Sing Your Life: How Morrissey Became Music’s Greatest Lyricist
Morrissey has long been commended for his lyrics (he has even been compared to writer Oscar Wilde). Yet it is rarely referenced how ahead of his time he’s been with the issues he’s addressed throughout his songs.
Morrissey’s journey into expressing his innermost thoughts and ideas almost certainly began in his teen years, locked away in his bedroom as he penned journals, poems, reviews and lyrics. The seeds for what was to come were planted long before fans first heard any of the classic lyrics that have now become so culturally representative of our time.
Indeed, with the passing of time and the benefit of hindsight, we can see the impact Morrissey’s lyrics had in helping The Smiths become the legendary band they went on to become.
It is clearly demonstrated through the artist’s solo successes (of the level that certain other band members subsequently failed to attain) that Morrissey’s unique lyrics and vocals apparently provided that extra “something” that music fans so obviously adored and needed.
What exactly is it about Morrissey and his lyrics that seem to create such a strong emotional reaction in his listeners? It’s almost impossible to define exactly what makes him such a powerful writer and pulling apart line after line of lyrics seems almost rudimentary; at the most basic level, what appears to make Morrissey such a great lyricist is the fact that his words are so utterly, completely and authentically him.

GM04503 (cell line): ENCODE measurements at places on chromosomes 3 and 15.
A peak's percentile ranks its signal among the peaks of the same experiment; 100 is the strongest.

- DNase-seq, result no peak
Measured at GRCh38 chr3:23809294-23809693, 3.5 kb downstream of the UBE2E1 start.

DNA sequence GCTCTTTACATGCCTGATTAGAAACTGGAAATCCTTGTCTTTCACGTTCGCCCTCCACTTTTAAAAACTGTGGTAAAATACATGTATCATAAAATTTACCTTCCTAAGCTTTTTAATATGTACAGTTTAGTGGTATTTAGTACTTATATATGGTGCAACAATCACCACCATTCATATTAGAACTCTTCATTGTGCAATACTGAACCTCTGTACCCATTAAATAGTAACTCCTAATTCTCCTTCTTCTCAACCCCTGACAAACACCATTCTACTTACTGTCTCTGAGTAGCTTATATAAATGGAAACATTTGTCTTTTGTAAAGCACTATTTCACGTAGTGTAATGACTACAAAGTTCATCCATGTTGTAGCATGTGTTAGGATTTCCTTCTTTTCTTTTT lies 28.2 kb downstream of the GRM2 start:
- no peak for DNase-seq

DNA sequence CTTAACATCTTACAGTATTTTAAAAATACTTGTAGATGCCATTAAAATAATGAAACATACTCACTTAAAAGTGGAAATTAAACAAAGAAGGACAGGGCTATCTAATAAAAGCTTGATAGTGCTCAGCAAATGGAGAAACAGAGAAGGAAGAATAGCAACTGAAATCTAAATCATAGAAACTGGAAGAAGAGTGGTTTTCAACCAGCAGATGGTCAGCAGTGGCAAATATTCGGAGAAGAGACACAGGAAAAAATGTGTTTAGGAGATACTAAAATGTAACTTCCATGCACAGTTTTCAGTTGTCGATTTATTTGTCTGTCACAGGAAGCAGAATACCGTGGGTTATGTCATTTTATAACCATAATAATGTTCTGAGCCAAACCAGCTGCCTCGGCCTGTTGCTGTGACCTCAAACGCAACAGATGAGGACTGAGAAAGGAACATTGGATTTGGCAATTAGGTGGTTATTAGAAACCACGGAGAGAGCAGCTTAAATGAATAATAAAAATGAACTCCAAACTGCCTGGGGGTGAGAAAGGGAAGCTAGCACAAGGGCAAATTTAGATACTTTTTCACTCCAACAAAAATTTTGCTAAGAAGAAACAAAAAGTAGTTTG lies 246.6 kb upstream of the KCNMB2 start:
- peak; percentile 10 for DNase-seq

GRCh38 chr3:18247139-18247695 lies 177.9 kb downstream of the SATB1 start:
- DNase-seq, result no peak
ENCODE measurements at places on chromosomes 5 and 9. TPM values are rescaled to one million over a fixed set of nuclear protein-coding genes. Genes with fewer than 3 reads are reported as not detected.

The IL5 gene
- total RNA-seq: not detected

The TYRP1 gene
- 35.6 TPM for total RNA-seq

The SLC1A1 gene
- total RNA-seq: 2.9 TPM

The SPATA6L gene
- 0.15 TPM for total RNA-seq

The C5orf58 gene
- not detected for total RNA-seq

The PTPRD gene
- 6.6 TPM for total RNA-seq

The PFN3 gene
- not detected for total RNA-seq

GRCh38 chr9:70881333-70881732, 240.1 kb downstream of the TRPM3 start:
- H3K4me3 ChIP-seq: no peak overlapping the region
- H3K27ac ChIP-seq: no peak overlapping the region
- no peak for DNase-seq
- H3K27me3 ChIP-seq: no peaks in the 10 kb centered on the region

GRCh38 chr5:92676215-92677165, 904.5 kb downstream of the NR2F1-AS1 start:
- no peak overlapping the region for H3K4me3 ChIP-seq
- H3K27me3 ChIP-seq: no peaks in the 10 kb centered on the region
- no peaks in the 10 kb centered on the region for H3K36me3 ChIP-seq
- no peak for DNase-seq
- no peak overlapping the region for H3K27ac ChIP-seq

His honesty, thoughts and views on the world have always made him a person who stood out and made things interesting for his listeners.
The artist once said that none of what he does is a “performance,” and indeed, it is easy to believe this when one hears him speak in an interview or on the pages of his autobiography. For as frank, honest, and achingly raw as his lyrics can be, the human who penned them seems to be exactly the same when engaged in dialogue. There is seemingly no barrier between the artist and the art.
“The industry don’t particularly like people like me,” Morrissey said in his London Palladium interview with me in October 2022. “I’m a real person,” he added. It is all too easy to see what the singer was alluding to when looking at many of the performers who currently litter the music world. So many of them manufactured; carefully orchestrated and controlled.